CHAUTAUQUA, N.Y. (July 30, 2013)— CHQ focuses on international affairs this week with a series of lectures on the importance and practice of diplomacy.

Frequent CHQ lecturer R. Nicholas Burns, formerly the third-ranking State Department official, opens the week with an introduction to and history of U.S. diplomatic efforts.


Brookings Institution senior fellow Robert Kagan, author of The World America Made, offers remarks on the state of U.S. diplomacy and how the rest of the world relates to America on Tuesday.

On Thursday, Stuart Bowen, the U.S. special inspector general for Iraq reconstruction, will lecture on lessons learned from America's decade-long occupation of Iraq.

The Washington Institute’s Dennis Ross, a former special assistant to President Obama, closes the week on Friday with stories from the front lines of Middle East policymaking and peace negotiations.

Interfaith Lectures

Week Seven shines a light on why religion and culture must be at the heart of diplomacy in the 21st century with lecturer Aaron David Miller, who will speak Mon. through Fri.   

Miller is Distinguished Scholar in the Middle East Program at the Woodrow Wilson International Center for Scholars. He has served at the Department of State as an advisor to six secretaries of state, where he helped formulate U.S. policy on the Middle East and the Arab-Israel peace process, most recently as the Senior Advisor for Arab-Israeli Negotiations. He has also served as the Deputy Special Middle East Coordinator for Arab-Israeli Negotiations, Senior Member of the State Department's Policy Planning Staff, in the Bureau of Intelligence and Research and in the Office of the Historian. He has received the department's Distinguished, Superior and Meritorious Honor Awards.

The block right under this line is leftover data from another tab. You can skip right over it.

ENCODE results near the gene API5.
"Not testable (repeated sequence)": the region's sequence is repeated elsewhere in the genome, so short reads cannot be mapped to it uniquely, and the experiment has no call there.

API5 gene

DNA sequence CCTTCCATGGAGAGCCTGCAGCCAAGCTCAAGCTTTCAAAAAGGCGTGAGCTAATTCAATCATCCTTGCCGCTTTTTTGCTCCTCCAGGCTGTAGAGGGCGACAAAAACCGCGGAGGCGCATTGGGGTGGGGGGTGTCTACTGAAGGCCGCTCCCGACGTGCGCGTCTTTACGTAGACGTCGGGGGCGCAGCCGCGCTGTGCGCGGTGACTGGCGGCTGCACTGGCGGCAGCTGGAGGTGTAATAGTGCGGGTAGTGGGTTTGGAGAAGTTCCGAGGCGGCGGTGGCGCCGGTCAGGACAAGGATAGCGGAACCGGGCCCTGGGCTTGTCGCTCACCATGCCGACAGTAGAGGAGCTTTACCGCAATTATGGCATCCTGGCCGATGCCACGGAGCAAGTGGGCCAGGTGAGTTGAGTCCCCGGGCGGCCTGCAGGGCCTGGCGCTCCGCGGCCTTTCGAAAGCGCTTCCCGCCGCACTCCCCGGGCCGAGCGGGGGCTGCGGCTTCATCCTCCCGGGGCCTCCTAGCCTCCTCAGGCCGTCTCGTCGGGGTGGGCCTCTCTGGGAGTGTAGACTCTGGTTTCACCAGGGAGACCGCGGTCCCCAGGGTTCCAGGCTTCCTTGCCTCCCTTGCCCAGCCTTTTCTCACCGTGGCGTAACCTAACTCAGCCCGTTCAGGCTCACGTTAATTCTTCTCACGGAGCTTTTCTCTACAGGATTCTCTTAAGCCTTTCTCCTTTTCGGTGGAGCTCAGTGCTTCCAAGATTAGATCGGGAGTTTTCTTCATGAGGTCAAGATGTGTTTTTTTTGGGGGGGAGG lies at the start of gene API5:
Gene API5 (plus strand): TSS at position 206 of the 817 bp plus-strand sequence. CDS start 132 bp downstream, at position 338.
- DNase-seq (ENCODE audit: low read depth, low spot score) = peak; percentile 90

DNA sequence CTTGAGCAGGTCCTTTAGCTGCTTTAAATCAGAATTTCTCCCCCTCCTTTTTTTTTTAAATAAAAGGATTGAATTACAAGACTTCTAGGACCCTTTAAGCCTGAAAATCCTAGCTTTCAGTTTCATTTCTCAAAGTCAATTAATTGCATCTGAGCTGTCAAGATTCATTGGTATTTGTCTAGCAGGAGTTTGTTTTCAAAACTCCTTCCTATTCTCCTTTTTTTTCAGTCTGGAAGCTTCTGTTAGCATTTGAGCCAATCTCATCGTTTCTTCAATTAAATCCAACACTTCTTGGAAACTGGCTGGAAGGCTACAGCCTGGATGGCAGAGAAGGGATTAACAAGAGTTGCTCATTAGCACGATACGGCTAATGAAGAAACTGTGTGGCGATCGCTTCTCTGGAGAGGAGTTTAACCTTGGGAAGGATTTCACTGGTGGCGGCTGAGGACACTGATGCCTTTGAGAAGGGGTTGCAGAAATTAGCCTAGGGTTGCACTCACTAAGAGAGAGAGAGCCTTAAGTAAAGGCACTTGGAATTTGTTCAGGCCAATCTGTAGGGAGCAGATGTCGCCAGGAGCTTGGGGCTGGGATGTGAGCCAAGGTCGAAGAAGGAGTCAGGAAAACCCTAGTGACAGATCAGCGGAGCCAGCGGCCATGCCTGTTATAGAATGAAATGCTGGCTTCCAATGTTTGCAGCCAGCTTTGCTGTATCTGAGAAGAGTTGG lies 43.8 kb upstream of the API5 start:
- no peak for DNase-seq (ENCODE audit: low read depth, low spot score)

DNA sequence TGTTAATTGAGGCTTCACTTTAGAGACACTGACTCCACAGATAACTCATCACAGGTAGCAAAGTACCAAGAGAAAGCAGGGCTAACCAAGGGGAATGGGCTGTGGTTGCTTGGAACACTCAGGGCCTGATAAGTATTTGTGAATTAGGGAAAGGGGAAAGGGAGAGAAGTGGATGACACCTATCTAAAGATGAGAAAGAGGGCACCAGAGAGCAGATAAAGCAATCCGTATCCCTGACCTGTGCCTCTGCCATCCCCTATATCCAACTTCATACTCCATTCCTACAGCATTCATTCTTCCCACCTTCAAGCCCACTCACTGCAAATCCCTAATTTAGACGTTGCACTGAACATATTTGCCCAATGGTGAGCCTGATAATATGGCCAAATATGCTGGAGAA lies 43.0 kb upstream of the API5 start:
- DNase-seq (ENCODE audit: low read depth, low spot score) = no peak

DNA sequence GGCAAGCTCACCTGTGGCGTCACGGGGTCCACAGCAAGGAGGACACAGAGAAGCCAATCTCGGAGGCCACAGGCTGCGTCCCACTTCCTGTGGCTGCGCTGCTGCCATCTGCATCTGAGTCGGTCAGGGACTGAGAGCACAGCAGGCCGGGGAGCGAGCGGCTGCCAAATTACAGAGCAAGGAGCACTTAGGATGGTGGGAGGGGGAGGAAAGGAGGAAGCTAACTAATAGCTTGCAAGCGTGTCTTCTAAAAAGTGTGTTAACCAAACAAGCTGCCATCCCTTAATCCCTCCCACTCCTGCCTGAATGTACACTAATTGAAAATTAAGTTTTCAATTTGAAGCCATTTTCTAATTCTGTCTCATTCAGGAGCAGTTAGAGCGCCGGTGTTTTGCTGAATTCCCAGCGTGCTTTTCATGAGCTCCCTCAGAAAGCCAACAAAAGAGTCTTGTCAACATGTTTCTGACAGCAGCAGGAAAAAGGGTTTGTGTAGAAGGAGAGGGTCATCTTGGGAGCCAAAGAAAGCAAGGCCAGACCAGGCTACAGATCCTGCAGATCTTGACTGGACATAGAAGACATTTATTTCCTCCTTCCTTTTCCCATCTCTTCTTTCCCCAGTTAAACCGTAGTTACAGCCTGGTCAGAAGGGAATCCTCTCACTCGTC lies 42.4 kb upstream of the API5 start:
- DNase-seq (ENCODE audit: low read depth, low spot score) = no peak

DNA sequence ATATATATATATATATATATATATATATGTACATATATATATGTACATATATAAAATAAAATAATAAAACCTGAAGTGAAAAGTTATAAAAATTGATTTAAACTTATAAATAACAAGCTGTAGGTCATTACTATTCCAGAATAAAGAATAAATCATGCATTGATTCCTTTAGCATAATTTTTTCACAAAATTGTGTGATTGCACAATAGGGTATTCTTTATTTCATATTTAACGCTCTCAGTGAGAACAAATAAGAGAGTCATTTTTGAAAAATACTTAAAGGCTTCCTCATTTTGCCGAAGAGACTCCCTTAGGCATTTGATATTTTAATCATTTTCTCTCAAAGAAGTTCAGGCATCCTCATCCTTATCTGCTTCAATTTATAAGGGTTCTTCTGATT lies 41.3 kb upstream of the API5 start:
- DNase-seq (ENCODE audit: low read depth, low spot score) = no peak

Miller’s fourth book is The Much Too Promised Land: America's Elusive Search for Arab-Israeli Peace. He was a 10:45 morning lecturer and Scholar in Residence at CHQ in 2010, having previously lectured at the 2:00 p.m. Interfaith Lectures in 2009.

Morning lectures are held in the Amphitheater weekdays at 10:45 a.m. Interfaith Lectures are held in the Hall of Philosophy weekdays at 2 p.m.  Afternoon lecture themes often complement the themes of the 10:45 a.m. lectures but capture a different angle of vision.

Day tickets are available for purchase at the Main Gate Welcome Center Ticket Office on the day of your visit. Morning tickets grant visitors access to the grounds from 7 a.m. to 2 p.m. for $20.

Afternoon tickets grant access from 12 p.m. to 8 p.m. for $13.

Combined morning/afternoon passes (7 a.m. to 8 p.m.) are $33. For additional ticketing information, visit or call 716-357-6250.

Chautauqua Institution is a summer community located in southwestern New York State on Chautauqua Lake. It offers a unique mix of fine and performing arts, lectures, interfaith worship, educational programs, and recreational activities. Each summer the Institution hosts over 2,200 events and 100,000 guests. For more information please visit,